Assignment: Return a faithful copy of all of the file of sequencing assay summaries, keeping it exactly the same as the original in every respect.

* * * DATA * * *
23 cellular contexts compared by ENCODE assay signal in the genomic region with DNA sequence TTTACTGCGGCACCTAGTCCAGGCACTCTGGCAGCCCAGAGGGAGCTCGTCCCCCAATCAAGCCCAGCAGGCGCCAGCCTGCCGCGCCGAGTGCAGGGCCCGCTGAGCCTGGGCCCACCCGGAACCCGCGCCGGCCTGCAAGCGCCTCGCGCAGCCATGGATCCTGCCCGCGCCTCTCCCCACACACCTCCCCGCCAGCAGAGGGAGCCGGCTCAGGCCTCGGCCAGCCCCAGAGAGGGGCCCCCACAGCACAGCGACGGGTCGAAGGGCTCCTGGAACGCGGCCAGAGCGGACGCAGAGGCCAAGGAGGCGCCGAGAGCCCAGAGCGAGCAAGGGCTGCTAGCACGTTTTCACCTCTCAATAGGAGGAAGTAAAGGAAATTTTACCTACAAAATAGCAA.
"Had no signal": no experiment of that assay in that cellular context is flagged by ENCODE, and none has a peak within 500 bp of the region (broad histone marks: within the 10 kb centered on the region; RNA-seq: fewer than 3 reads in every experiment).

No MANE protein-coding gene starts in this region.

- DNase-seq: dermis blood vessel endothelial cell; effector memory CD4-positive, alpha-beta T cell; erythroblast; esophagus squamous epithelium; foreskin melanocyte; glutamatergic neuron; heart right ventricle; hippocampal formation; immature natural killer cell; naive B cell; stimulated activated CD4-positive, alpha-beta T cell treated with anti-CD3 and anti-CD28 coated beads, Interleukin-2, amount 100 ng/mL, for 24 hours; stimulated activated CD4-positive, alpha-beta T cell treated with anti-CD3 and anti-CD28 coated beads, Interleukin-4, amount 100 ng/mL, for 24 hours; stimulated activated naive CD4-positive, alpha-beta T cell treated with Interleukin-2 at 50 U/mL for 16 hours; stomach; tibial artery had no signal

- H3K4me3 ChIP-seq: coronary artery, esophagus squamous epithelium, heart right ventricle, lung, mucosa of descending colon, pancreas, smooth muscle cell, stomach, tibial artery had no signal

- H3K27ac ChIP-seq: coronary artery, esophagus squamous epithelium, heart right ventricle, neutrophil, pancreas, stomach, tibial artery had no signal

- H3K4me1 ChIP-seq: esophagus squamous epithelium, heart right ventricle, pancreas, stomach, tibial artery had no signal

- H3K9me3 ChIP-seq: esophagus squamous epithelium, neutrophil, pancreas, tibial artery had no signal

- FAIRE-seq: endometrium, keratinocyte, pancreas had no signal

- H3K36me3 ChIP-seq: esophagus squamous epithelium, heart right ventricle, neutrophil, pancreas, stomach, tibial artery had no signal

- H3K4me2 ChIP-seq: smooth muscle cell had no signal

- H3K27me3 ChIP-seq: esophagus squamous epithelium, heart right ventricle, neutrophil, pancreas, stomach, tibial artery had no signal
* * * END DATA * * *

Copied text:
23 cellular contexts compared by ENCODE assay signal in the genomic region with DNA sequence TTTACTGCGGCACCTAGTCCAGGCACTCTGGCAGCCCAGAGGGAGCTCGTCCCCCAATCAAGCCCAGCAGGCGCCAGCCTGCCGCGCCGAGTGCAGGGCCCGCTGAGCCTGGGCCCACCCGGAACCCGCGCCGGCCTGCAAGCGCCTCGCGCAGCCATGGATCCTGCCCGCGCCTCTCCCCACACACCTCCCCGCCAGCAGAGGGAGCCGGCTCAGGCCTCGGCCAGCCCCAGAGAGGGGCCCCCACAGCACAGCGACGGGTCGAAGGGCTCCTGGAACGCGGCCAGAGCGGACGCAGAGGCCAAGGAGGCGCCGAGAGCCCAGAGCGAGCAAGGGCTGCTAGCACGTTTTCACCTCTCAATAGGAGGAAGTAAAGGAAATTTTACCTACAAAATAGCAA.
"Had no signal": no experiment of that assay in that cellular context is flagged by ENCODE, and none has a peak within 500 bp of the region (broad histone marks: within the 10 kb centered on the region; RNA-seq: fewer than 3 reads in every experiment).

No MANE protein-coding gene starts in this region.

- DNase-seq: dermis blood vessel endothelial cell; effector memory CD4-positive, alpha-beta T cell; erythroblast; esophagus squamous epithelium; foreskin melanocyte; glutamatergic neuron; heart right ventricle; hippocampal formation; immature natural killer cell; naive B cell; stimulated activated CD4-positive, alpha-beta T cell treated with anti-CD3 and anti-CD28 coated beads, Interleukin-2, amount 100 ng/mL, for 24 hours; stimulated activated CD4-positive, alpha-beta T cell treated with anti-CD3 and anti-CD28 coated beads, Interleukin-4, amount 100 ng/mL, for 24 hours; stimulated activated naive CD4-positive, alpha-beta T cell treated with Interleukin-2 at 50 U/mL for 16 hours; stomach; tibial artery had no signal

- H3K4me3 ChIP-seq: coronary artery, esophagus squamous epithelium, heart right ventricle, lung, mucosa of descending colon, pancreas, smooth muscle cell, stomach, tibial artery had no signal

- H3K27ac ChIP-seq: coronary artery, esophagus squamous epithelium, heart right ventricle, neutrophil, pancreas, stomach, tibial artery had no signal

- H3K4me1 ChIP-seq: esophagus squamous epithelium, heart right ventricle, pancreas, stomach, tibial artery had no signal

- H3K9me3 ChIP-seq: esophagus squamous epithelium, neutrophil, pancreas, tibial artery had no signal

- FAIRE-seq: endometrium, keratinocyte, pancreas had no signal

- H3K36me3 ChIP-seq: esophagus squamous epithelium, heart right ventricle, neutrophil, pancreas, stomach, tibial artery had no signal

- H3K4me2 ChIP-seq: smooth muscle cell had no signal

- H3K27me3 ChIP-seq: esophagus squamous epithelium, heart right ventricle, neutrophil, pancreas, stomach, tibial artery had no signal